Session 209

Institutions and Emerging Markets

Track G

Date: Sunday, October 4, 2015

 

Time: 16:15 – 17:30

Paper

Room: Director's Row H


Session Chair:

  • Santiago Mingo, Adolfo Ibañez University

Title: An Institutional Voids Conundrum: Foreign Affiliates in an Emerging Market

Authors

  • Mayank Sewak, University of Massachusetts-Amherst
  • Anurag Sharma, University of Massachusetts-Amherst

Abstract: The institutional voids literature supports the superior performance of business group affiliates over non-group affiliates in emerging markets. We seek to extend this argument to the case of MNE affiliates operating in an emerging market. On a sample of multinational subsidiaries operating in India, we find that contrary to our theoretical expectation, group affiliated firms perform lower than non-group affiliated firms. We report this surprising finding in this paper and suggest avenues for future research to re-test and further explore the reasons why group affiliation has the opposite effect on foreign firms than on domestic firms as reported in previous literature.

Title: Institutional Change and Firm Upgrading Speed in Emerging Economies

Authors

  • Stephanie Wang, Indiana University

Abstract: In this paper, I propose an institutional ambidexterity framework to explain the dual effects of institutional change on firm-level upgrading speed. I argue that institutional change in an emerging market results in pro-market reforms and institutional frictions, thus providing both opportunities and restrictions for a firm to rapidly upgrade and catch up. Pro-market reforms facilitate upgrading speed by creating supporting incentive regimes and open factor markets. By contrast, institutional frictions impair the upgrading speed of the firm because conflicting rules and norms cause significant uncertainty to rapid organizational upgrading. Furthermore, I propose that improving the institutional ambidexterity of a firm is an effective strategy to strengthen the enabling effect of pro-market reforms and weaken the obstructing effect of institutional conflicts on firm upgrading speed. The findings from a sample of 674 large firms from 25 countries support the proposed hypotheses.

Title: Institutional Development, Family Control and Management, and Company Profitability

Authors

  • Luis Dau, Northeastern University
  • Saptarshi Purkayastha, Indian Institute of Management-Calcutta

Abstract: Building on agency theory and the literature on institutional voids, this research note studies the relationship between institutional development, family control, family management, and firm profitability in emerging markets. We propose that institutional development tends to be beneficial for emerging market firm profitability because of the improved market conditions and competitive forces that allow and compel local firms to enhance their internal functioning to remain competitive. Furthermore, we argue that this effect is greater for family controlled firms because their successful track record, reputation for stability, and accumulated social capital facilitates their survival and responsiveness during periods of institutional transition. However, we suggest that this effect is higher for family controlled firms that are professionally managed because institutional changes designed to curb malfeasance and opportunism can help align the interests of managers and owners. We test these arguments on a panel of 503 Indian firms for the years 2003-2012.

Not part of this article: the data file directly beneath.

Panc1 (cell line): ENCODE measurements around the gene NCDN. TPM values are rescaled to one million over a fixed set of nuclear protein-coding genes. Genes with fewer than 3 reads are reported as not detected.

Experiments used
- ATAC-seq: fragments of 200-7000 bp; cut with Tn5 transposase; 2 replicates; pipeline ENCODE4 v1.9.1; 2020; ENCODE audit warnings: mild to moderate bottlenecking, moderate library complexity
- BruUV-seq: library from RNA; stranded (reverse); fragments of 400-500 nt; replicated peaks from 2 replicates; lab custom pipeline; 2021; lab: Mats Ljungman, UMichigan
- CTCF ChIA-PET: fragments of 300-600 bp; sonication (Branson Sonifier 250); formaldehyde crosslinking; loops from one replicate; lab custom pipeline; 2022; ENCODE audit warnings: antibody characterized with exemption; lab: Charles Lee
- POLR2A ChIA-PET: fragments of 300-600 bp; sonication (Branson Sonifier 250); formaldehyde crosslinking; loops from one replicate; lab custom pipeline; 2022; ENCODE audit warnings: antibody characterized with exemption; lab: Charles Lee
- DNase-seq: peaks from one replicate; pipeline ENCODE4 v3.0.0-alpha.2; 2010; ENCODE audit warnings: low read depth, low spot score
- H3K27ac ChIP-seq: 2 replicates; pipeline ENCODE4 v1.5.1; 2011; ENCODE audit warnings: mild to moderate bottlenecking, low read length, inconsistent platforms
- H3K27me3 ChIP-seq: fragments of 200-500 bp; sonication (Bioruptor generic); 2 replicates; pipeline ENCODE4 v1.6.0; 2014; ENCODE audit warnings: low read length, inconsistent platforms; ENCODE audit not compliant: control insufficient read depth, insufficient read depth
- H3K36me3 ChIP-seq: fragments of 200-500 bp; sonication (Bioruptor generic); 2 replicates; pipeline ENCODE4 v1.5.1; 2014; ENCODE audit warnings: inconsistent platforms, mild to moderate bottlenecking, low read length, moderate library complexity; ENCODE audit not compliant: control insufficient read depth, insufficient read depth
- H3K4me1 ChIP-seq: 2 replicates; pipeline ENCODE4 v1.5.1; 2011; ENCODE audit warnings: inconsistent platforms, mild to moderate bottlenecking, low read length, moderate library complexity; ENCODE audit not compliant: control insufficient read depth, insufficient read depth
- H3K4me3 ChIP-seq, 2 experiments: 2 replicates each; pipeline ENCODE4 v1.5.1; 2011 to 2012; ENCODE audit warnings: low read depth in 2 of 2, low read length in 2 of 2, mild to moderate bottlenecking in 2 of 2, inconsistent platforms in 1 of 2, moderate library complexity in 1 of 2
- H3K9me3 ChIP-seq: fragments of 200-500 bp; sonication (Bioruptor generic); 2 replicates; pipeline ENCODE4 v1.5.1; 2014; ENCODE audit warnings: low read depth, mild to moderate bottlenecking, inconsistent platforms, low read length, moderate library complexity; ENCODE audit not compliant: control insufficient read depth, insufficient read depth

Title: Institutional Distance, Institutions in Destination Countries, and Cross-border Investments in Emerging Markets

Authors

  • Santiago Mingo, Adolfo Ibañez University
  • Francisco Morales, University of Colorado, Boulder

Abstract: The literature about the impact of formal institutions on cross-border investments has usually focused on either (a) institutional distance between countries or (b) institutional quality in the destination country. We introduce a new construct—institutional saliency—to integrate both perspectives in the context of cross-border investments in emerging markets. An emerging market is institutionally salient when it has strong institutions relative to other emerging markets. We argue that institutionally-salient countries particularly attract the attention of investors located in institutionally distant countries. The empirical analyses, based on a novel dataset covering more than 300 private equity (PE) firms that made close to 1,500 investment transactions in Latin America during 1996-2011, support our main theoretical arguments.

All Sessions in Track G...

Sun: 08:00 – 09:15
Session 32: Microfoundations of international strategic management: Opportunism, trust, and bounded reliability
Sun: 09:45 – 11:00
Session 279: Formal theory in strategy - A primer
Sun: 11:15 – 12:30
Session 33: Methodological challenges in publishing international strategy research
Sun: 16:15 – 17:30
Session 209: Institutions and Emerging Markets
Sun: 17:45 – 00:00
Session 315: Global Strategy Business Meeting
Mon: 08:00 – 09:15
Session 126: Entry Mode & Cross-Border Acquisitions
Mon: 11:15 – 12:30
Session 149: Management and Coordination of Multinationals
Mon: 13:45 – 15:00
Session 128: Emerging Markets
Mon: 16:45 – 18:00
Session 151: Networks and Collaborative Arrangements
Tue: 08:00 – 09:15
Session 129: Foreign Direct Investments
Tue: 11:00 – 12:15
Session 127: Institutional Context
Tue: 14:15 – 15:30
Session 266: Offshoring
Tue: 15:45 – 17:00
Session 130: International Diversification
Session 150: Location and Geography
Tue: 17:30 – 18:45
Session 208: Internationalization Strategies and Performance


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